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  • Budget 2020 – Insolvency, Insolvency!

    11 March 2020

    Andy Wood

    Insolvency & Tax

    It seems a lifetime ago.

    But, in reality, it’s just over half a year since July 2019 was with us. At this time, we first saw the draft legislation for Finance Bill 2019/20.

    I remember rummaging through it’s flabby contents eagerly, by the pool and in the sunshine (I was in Majorca rather than Cheshire at the time). But, these legislative embryos have yet to see the light of day. Originally, we were supposed to have seen the final draft at the Budget which was scheduled for October 2019.

    However, Brexit and a General Election put pay to that – as well as Pip Hammond and ‘low tax kinda guy’ Sajid Javid.

    Covid-19 has made a late play to try and get this Budget cancelled but, despite a rather puce looking Dominic Raab coughing and spluttering on the front bench, we managed to get through it without civilisation ending.

    Insolvency, insolvency…

    Two interesting developments in the draftsman’s July 2019 creation involved the topic of insolvency. Not fertile ground for a tax blog you might think.

    But perhaps some little nuggets we should all be aware of.

    Both of these provisions had been subject to consultations so were not out of leftfield. They’d both been subject to formal consultation. These provisions relate to:

    • Tax abuse & insolvency; and
    • Protecting… taxes in insolvency

    It is my view that both of these involve an erosion of important principles. Sadly, in some respects, we also see a return to retrospection. An incursion of which we must all be mindful.

    Tax Abuse & Insolvency

    These new draft provisions set out the Government’s decision that, where Companies (and LLPs) display particular ‘abusive’ tax behaviours, then the corporate veil will effectively be lifted.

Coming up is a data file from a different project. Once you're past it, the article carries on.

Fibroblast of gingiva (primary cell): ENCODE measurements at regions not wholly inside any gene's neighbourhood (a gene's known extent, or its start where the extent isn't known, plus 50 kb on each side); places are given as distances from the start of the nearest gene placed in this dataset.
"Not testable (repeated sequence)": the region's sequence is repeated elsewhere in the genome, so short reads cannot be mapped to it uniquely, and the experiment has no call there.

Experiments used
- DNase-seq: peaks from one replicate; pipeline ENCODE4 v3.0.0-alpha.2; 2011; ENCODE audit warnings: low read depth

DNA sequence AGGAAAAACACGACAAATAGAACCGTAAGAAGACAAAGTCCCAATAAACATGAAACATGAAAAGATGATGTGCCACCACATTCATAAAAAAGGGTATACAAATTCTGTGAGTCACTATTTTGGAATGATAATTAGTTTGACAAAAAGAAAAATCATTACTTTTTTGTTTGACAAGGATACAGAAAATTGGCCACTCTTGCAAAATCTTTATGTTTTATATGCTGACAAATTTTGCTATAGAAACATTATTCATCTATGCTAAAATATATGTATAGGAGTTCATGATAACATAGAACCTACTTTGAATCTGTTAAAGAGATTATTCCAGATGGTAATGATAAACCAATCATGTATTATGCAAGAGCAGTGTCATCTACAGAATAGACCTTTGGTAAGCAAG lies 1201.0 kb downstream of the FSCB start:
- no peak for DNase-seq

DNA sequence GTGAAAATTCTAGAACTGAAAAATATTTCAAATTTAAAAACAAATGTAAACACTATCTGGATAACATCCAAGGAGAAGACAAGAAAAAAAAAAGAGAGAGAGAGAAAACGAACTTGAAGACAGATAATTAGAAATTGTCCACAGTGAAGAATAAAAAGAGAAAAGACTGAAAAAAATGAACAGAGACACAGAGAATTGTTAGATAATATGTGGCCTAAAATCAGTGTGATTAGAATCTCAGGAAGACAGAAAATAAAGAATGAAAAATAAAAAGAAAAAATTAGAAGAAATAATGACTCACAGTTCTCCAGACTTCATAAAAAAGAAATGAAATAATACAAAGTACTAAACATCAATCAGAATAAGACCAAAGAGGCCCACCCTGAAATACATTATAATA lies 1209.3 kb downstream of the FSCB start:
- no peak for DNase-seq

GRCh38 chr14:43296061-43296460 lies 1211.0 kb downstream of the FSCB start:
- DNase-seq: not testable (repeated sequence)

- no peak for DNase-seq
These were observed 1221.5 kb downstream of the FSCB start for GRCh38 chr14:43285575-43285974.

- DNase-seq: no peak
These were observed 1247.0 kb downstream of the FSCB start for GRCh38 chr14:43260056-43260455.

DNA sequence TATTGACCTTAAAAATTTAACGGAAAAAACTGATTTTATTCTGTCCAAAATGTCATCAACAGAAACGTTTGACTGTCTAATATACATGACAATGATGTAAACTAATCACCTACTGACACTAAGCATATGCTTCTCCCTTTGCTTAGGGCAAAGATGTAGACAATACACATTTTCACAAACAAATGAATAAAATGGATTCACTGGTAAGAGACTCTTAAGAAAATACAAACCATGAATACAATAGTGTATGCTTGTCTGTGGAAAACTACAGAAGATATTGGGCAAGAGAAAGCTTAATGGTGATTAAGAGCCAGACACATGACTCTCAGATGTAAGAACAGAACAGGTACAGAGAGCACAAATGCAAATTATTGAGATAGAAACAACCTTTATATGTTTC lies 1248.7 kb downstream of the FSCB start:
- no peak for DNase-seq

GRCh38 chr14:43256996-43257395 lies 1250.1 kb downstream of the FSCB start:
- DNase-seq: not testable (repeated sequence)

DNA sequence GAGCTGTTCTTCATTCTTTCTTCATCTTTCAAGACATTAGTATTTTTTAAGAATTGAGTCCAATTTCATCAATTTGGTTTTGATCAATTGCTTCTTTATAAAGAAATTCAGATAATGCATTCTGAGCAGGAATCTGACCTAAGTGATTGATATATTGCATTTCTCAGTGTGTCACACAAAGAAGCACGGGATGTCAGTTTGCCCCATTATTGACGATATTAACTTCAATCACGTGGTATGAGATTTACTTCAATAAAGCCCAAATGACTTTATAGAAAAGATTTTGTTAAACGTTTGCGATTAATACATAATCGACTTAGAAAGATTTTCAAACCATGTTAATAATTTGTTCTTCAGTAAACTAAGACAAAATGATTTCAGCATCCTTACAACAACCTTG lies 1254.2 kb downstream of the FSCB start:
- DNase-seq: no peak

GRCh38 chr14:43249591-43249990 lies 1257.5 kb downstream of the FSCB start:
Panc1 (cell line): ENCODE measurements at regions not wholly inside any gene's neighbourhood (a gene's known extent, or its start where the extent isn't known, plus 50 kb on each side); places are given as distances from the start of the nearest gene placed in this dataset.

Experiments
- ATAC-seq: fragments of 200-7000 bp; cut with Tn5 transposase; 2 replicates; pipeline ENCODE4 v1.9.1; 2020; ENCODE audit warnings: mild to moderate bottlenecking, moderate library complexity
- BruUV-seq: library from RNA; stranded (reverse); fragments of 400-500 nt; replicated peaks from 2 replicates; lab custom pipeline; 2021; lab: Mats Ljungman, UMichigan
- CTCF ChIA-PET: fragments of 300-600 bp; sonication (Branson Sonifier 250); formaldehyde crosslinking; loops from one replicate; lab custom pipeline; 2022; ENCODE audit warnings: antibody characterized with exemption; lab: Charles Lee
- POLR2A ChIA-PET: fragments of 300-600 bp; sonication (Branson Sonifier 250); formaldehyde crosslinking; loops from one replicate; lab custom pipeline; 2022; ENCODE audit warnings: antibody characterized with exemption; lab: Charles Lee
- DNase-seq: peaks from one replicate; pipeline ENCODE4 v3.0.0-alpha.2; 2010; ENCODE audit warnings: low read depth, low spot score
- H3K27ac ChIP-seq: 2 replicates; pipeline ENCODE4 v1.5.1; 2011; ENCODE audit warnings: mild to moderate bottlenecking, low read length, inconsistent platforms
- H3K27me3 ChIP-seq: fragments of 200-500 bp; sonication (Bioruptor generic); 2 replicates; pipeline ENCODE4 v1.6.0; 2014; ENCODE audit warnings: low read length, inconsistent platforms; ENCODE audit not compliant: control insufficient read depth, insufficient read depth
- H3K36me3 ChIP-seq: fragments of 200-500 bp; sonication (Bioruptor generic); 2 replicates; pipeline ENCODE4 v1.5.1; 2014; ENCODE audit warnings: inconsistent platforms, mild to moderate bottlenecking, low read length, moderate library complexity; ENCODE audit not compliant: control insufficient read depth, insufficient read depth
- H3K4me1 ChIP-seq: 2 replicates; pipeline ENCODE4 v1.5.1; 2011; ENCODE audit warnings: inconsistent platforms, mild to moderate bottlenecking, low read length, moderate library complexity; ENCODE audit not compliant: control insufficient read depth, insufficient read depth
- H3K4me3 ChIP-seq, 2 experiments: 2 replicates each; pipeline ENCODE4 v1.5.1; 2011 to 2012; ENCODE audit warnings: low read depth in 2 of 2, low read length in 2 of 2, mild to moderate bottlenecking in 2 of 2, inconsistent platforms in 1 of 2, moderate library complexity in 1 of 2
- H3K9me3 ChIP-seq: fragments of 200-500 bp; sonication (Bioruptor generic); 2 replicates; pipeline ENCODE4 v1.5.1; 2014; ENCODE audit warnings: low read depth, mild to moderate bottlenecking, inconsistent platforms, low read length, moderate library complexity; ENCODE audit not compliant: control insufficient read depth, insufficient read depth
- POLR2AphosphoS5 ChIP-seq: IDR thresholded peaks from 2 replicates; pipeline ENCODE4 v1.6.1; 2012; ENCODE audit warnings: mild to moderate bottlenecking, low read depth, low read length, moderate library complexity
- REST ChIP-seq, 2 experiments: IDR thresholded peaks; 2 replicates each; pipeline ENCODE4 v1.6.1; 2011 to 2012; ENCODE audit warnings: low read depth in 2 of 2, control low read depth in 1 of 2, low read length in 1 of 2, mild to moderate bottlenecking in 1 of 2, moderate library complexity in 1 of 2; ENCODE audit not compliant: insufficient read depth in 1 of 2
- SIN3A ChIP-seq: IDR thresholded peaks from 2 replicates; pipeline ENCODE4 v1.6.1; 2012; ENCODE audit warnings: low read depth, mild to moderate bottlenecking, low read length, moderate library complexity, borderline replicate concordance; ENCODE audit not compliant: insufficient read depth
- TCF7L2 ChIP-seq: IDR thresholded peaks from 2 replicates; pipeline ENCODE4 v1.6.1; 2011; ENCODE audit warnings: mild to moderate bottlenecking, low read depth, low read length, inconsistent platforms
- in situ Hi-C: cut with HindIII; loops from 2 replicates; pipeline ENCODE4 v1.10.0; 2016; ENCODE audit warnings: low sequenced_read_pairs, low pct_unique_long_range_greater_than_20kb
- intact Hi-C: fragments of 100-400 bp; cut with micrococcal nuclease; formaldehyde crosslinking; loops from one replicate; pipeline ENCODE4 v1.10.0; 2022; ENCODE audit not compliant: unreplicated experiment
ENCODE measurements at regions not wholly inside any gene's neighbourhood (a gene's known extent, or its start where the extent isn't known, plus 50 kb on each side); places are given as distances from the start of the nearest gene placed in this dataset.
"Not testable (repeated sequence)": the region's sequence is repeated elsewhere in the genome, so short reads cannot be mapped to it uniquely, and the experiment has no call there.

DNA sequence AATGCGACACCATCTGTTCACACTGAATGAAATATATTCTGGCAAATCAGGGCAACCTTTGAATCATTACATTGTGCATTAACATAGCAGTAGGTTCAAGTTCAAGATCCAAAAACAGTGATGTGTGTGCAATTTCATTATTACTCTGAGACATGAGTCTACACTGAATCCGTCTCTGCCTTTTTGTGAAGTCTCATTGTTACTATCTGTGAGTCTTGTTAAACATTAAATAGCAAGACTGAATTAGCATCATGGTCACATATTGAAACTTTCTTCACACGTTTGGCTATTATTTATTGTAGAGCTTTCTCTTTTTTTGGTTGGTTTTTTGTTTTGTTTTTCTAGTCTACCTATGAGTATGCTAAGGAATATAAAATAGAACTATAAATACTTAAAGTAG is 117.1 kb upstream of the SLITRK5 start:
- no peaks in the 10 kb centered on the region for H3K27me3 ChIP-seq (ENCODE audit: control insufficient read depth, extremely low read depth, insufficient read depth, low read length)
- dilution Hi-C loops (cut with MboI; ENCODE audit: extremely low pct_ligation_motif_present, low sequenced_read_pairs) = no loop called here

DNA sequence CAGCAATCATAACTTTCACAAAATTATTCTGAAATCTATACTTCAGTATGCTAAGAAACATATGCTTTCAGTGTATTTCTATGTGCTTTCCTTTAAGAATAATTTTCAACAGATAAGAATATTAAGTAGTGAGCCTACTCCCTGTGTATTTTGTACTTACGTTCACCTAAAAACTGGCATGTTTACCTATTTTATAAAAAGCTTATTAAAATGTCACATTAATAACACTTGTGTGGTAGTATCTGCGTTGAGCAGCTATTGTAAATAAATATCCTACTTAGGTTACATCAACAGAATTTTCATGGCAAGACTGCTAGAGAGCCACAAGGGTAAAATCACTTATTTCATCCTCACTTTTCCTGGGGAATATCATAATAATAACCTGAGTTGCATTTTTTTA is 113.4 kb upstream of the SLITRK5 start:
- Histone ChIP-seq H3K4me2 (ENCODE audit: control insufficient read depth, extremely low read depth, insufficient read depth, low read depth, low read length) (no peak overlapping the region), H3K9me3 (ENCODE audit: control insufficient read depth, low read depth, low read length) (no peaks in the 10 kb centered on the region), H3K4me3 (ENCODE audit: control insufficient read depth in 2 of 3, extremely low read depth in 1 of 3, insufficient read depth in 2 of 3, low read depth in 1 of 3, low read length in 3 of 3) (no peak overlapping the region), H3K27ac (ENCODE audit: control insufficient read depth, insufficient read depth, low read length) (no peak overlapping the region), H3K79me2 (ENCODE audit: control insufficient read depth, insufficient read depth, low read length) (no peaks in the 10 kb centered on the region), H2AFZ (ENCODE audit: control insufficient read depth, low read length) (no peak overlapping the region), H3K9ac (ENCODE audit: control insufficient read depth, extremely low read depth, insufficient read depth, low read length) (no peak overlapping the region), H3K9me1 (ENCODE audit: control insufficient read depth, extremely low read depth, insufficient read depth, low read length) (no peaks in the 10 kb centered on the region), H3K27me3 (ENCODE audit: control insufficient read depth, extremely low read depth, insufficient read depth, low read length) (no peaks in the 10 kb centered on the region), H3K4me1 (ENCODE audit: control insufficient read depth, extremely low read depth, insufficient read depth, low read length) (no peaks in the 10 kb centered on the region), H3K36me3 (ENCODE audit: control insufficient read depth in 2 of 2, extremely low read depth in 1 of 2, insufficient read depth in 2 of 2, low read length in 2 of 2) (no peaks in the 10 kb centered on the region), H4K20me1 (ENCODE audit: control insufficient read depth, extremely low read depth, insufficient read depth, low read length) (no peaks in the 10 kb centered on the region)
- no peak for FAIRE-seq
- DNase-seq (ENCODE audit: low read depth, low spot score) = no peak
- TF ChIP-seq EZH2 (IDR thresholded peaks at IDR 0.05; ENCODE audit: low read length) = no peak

This is achieved by making certain individuals jointly and severally liable for the relevant tax liabilities.

    There are three cases of ‘tax abuse’:

    Case Behaviour
    Case 1 Companies involved tax avoidance and tax evasive conduct
    Case 2 Repeated insolvency and non-payment cases – eg phoenixing;
    Case 3 Penalties for the facilitation of avoidance or evasion (promoter penalties)

    We have previously published our detailed analysis on this.

    It is clear that in respect of cases 1 and 2, the new rules are purely prospective. Both the liabilities and the acts or omissions creating them must have taken place after the Finance Bill receives Royal Assent.

    However, Case 3 is different.

    HMRC have left a little ‘present’ in these provisions. It is only the penalty itself which must be issued after Royal Assent. The behaviour could have happened many years ago.

    One of the gripes of the Loan Charge has been that the users have been taxed retrospectively and the promoters have gotten off ‘scot-free’ – sailing in to the sun set on their yachts.

    So, for instance, a scheme promoter which was selling EBTS in 2014, was liquidated in 2016, would seemingly be in the scope of these provisions if, say, a DOTAS penalty was issued after Royal Assent.

    Smallest violin in the world territory?

    Maybe so.

    However, it is an example of the Government further chipping away at certainty in the UK tax code.

    In addition, it seems somewhat surprising that tax evaders in the first case, who may have deliberately not filed a return, are not also subject to retrospective action.

    Budget 2020 provided no change to these measures which will go in to the draft Finance Bill unamended.

    Protecting your Taxes in Insolvency

    The Enterprise Act 2002 did away with Crown Preference meaning that HMRC became a run of the mill creditor when a business becomes insolvent.

    This was seen as an ‘important and integral’ part of that Act of Parliament.

    It has now decided that this simply isn’t ‘fair’ to the taxpayer who is paying PAYE and VAT to fund public services. We are told that they expect those taxes to pay for public services and not to pay creditors.

    Yes, believe it or not, this is HMRC’s case.

    As such, these proposals set out that in relation to PAYE and VAT HMRC will become a secondary preferential creditor.

    Corporation Tax will remain unaffected.

    We have previously published our detailed analysis on this.

    Budget 2020 delays the commencement date of this measure from 6 April to 1 December 2020 and extends this measure to Northern Ireland.

    If you have any queries about insolvency and taxes, or today’s Budget, then please get in touch.